Partial Mashing Positives

Like most homebrewers, I started out using the standard “malt extract with steeping grains” method of homebrewing. I can remember making a “pale ale” with two cans of liquid malt extract, a pound of crystal malt, and 2 oz. (60 g) of Cascade hops.

Later, I switched to all-grain brewing and was a bit of a purist for many years, only brewing all-grain batches. After all, my beers got markedly better when I switched to all-grain, why go back to an inferior method? Years later, I realized that it wasn’t the switch to all-grain that made better beers, it was all the other things I started doing at that same time. For example, I started making yeast starters. I started to evaluate my brewing ingredients and not brewing with stale malt or cheesy hops. And I started learning more about the science of brewing.

Several years after that, the method of adding malt extract late in the boil became popular, solving one of the biggest problems of extract brewing. Boiling a couple gallons of wort on a stovetop, in order to yield 5.0 gallons (19 L) of beer in the fermenter, often produced wort that was too dark. Adding the extract late in the boil solved that problem. Shorter boil times when the wort was at its densest lead to less color pickup. At that point, I decided to test a couple recipes using the “extract late” method of wort production. And they turned out pretty good, except for one thing. The recipes were mostly to check out new hop varieties (at a time when many old favorite hop varieties where scarce), and so the beers were mostly pale and had only a small amount of steeped grains. Their biggest drawback was the low amount of malt aroma.

Not too long after that, I tried partial mashing. In the next set of articles I post, I’m going to discuss partial mashing and advocate for it a little. As an “intermediate” between extract and all-grain brewing, it has its strengths and weaknesses, and I think most brewers would benefit from keeping it in mind as an alternate method. 

Partial mashing is a great alternative method of homebrewing. For an all-grain brewer, it offers the ability to brew a batch of beer inside (if you normally brew outside), and the quality of the beer is indistinguishable from all-grain. For the extract brewer, conducting a partial mash is not substantially more difficult than steeping specialty grains, and the malt aroma of your beers will improve.

Partial Mashing for All-Grain Brewers

If you’re an all-grain brewer, you’re probably going to stick with that as your primary method of making beer. All-grain brewing is very versatile. For example, there are far more base grains available than types of malt extract, and you have the ability to use starchy adjuncts in the mash. It also gives you control over the fermentability of your wort. And finally, once you’ve acquired your equipment, your per-batch cost is lower than with extract.

However, if you like having options, partial mashing is a great standby method. You can still use any base grain you want in your recipe formulation, you can use limited amounts of starchy adjuncts, and you can still control the fermentability of your wort. (More on that in the extract section of this article.) Partial mashing will let you brew almost any beer you can brew using all-grain methods, but without braving the extreme heat of a southern summer or extreme cold of a northern winter.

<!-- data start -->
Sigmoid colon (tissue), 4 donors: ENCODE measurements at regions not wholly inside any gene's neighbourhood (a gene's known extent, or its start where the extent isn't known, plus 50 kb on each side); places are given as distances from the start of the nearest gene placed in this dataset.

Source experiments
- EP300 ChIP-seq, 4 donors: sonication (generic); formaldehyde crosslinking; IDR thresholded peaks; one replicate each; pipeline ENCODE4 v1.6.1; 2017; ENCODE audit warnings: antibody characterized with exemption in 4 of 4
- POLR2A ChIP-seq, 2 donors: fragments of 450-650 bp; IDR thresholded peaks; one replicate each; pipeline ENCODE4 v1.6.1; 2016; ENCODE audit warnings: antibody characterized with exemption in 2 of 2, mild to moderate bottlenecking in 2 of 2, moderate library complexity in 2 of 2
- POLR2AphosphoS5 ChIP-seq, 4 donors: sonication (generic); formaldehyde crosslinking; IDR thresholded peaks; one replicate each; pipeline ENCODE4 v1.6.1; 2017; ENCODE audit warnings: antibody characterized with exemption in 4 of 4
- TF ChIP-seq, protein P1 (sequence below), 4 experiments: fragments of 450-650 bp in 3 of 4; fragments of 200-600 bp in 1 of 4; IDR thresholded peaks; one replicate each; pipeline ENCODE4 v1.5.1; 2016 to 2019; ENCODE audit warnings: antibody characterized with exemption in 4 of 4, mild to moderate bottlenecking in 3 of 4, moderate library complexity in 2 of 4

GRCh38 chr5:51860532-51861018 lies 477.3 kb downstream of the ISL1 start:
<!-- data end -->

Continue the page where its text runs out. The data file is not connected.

Partial Mashing for Extract Brewers

If you’ve been brewing by steeping specialty grains and dissolving malt extract to make your wort, you can up your game by simply adding some base malts to your extract recipes, converting them to a partial mash formulation. The mechanics of brewing using a small partial mash are the same as with steeping specialty grains. The only difference is you have narrower “windows” for the temperature and liquid-to-grain ratios. The addition of base malt to your steeped grains adds the aroma of malt to your beer. The partial mash also allows you some degree of control over the fermentability of your wort. Wort made from a mash tends to be more fermentable than wort made from dissolving malt extract. If you have a particular beer you want to make with a drier finish, there are two ways that partial mash brewing can make your wort more fermentable. The first is simply by dilution; by mashing to make very fermentable wort or by increasing the amount of wort made from grains vs. extract, you can dilute the (less fermentable) wort made from extract with (more fermentable) wort from your mash. Secondly, you can dissolve malt extract into wort made from a mash, and let the enzymes from that wort work on the extract wort. And if you want the opposite — a very full-bodied beer — just do the opposite. Specifically, mash for a less fermentable wort and use a greater percentage of malt extract (although retaining enough base malts to still add base malt aroma to your beer).

Another good thing about partial mashing is that it is slightly cheaper than brewing straight extract beers, as malted grains are cheaper than malt extract made from malted grains.

In my next few articles for Beer & Wine Journal, I’ll cover how to convert recipes (both extract and all-grain) to partial mash formulations and give a few example recipes that show off the strengths and versatility of partial mash brewing. See the articles listed below for more information on the basics of partial mashing. 

If you enjoy Beer & Wine Journal, please consider supporting us by purchasing my book — “Home Brew Recipe Bible,” by Chris Colby (2016, Page Street Publishing). It is available from Amazon and Barnes & Noble. You can also find the nearest independent bookstore that sells it on Indiebound

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